The day she broke her leg, Shirley had picked a 5-gallon bucket of apples from the tree in her back yard. Her family asked if I could use them. Ever industrious and frugal, I knew Shirley would not have wanted them to go to waste. So I spent Saturday afternoon remembering Shirley while I peeled her apples and made applesauce. I labeled the jars "Shirley's" and every time I open a jar from this batch I will think of Shirley and the fine example she set for me and my children.
Lately, I have become more fond of chunky applesauce, so I'm doing things a bit differently. I also only have one child left at home, so I'm not making as much as I used to. Here's a easy method using a slow cooker. Yes, you have to peel and core the apples, but once they are in the cooker you have lots of leeway in the timing before you need to can or freeze the sauce. I can make a batch every few days this way instead of trying to do it all at once. I have one of the large, oval Rival Crockpots and I get 6 or 7 pint jars out of one batch. If you have an electric roaster, you can make an even larger quantity at one time.
I usually get the apples in the cooker while I'm preparing dinner and by the time the dishes are done, they are ready to mash and process.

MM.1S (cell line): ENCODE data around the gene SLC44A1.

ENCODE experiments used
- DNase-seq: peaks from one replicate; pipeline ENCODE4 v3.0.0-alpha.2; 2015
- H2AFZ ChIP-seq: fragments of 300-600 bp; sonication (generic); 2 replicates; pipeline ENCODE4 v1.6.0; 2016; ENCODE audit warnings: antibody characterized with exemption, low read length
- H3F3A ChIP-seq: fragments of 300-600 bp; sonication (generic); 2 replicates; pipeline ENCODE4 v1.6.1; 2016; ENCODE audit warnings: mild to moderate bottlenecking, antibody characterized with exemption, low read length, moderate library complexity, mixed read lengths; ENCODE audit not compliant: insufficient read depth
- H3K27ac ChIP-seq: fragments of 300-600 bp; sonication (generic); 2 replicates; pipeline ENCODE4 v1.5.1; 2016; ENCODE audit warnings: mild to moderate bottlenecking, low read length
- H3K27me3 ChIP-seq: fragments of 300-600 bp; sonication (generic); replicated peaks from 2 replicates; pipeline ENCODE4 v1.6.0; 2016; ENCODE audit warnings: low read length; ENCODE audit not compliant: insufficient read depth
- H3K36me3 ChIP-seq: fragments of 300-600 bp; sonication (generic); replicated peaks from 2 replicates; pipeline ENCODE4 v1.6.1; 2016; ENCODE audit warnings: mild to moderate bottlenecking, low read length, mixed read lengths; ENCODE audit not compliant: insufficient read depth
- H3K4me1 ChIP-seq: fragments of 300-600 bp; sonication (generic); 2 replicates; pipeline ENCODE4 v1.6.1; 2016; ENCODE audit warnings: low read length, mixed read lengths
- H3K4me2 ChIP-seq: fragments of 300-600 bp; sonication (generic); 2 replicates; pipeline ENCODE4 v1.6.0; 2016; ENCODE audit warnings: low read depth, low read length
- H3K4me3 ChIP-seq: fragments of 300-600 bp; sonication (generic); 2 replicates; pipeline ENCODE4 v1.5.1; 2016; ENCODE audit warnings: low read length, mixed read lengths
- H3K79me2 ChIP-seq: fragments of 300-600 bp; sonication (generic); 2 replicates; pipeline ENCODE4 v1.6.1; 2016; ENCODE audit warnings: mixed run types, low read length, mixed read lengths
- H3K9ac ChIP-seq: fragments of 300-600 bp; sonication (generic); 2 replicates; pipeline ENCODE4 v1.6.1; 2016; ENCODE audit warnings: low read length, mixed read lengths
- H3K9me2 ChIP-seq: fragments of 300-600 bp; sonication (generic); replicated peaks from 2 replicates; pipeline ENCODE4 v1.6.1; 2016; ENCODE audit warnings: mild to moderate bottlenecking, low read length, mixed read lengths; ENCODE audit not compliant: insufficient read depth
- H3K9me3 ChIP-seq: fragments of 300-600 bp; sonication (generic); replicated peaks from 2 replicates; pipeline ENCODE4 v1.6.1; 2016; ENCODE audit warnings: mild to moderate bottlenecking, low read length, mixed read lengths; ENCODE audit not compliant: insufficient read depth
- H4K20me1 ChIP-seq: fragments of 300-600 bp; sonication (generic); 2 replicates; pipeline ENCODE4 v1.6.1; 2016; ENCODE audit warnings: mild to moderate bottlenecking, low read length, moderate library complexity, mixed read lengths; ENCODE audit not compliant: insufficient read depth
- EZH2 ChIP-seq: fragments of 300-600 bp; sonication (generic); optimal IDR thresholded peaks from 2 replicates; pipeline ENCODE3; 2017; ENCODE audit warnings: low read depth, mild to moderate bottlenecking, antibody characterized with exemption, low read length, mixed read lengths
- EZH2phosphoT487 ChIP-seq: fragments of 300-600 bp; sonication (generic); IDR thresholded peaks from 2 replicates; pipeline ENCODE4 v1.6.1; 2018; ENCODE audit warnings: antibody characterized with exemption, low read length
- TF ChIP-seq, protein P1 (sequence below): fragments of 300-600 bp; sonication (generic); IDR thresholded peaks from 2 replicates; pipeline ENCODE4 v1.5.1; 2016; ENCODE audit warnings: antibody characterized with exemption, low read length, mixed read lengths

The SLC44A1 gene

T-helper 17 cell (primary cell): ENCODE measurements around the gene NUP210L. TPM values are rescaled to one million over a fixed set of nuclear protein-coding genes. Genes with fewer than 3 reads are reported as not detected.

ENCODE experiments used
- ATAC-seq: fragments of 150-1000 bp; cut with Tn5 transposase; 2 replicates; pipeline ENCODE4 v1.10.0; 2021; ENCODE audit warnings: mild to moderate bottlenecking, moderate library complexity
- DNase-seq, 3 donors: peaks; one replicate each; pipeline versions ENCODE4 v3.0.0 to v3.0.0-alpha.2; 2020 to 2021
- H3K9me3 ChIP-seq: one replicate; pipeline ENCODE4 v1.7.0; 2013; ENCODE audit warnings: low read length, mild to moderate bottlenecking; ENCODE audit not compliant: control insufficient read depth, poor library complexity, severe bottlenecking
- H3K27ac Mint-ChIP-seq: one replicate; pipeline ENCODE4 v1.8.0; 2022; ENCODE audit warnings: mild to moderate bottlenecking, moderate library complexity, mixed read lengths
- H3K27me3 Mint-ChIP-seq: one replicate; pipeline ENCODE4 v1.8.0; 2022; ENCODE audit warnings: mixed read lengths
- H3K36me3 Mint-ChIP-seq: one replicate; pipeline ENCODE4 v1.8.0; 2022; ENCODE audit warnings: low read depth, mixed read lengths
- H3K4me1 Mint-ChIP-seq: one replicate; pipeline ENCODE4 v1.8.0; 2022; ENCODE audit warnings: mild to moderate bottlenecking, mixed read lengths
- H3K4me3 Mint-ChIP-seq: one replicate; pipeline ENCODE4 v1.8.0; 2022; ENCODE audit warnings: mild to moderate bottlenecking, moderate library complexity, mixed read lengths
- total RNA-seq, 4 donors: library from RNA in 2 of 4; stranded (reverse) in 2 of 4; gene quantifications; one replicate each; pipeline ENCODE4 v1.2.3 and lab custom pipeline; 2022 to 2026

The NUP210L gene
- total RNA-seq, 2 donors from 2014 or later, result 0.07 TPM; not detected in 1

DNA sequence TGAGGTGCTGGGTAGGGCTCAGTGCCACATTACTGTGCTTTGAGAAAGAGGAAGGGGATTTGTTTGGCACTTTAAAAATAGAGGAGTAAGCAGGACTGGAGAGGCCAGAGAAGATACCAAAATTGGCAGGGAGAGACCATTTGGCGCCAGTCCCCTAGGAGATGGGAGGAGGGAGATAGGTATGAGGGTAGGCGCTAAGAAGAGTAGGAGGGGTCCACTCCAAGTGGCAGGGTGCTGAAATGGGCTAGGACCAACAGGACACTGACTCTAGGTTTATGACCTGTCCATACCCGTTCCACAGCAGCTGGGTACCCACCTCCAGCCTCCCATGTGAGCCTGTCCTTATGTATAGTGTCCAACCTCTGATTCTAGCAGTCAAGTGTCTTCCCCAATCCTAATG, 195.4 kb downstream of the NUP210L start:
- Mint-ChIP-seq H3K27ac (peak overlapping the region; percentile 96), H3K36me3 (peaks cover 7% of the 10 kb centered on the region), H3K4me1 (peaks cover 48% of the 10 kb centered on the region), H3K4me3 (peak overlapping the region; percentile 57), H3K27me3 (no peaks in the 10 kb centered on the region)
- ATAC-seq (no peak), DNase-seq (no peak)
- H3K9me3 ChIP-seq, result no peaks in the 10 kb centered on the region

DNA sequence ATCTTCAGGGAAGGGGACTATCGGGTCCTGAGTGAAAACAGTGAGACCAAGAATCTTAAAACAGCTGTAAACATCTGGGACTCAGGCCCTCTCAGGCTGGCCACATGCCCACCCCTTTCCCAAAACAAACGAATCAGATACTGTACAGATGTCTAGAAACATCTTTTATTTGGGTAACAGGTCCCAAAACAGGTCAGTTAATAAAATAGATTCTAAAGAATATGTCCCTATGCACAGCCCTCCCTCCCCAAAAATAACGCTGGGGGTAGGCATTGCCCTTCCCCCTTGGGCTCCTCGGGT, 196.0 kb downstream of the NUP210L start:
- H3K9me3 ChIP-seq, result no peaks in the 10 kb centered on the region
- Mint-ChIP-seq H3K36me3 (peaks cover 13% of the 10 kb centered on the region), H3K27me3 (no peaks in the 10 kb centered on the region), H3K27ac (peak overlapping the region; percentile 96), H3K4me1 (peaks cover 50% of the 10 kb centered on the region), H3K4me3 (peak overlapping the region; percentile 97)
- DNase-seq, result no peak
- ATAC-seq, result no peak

Lazy Lady (slow cooker) Applesauce
Peel, quarter and core enough apples to fill your slow cooker. I like Gravensteins, but any mixture of apples will make good sauce. Add 1/4 to 1/2 cup of applejuice or water to the bottom, just enough to create some steam. Cover and cook on high for 1 to 2 hours or low for 2 to 3 hours, depending on your schedule. You can add a few cinnamon sticks too, if you like.
When the apples are tender, mash them into sauce right in the cooker, leaving some coarse chunks. I use a potato masher, but a wire whisk stirred through the pot does the trick too. Add sweetener (sugar, brown sugar, sucanat or honey) to taste, if desired. Cover and keep hot until ready to can. Fill pints and quarts leaving 1/2-inch headspace and process in a boiling water bath for 20 minutes. Or uncover and let cool , then ladle into jars or plastic containers, leaving 1-inch headspace and freeze.
Friday, October 10, 2008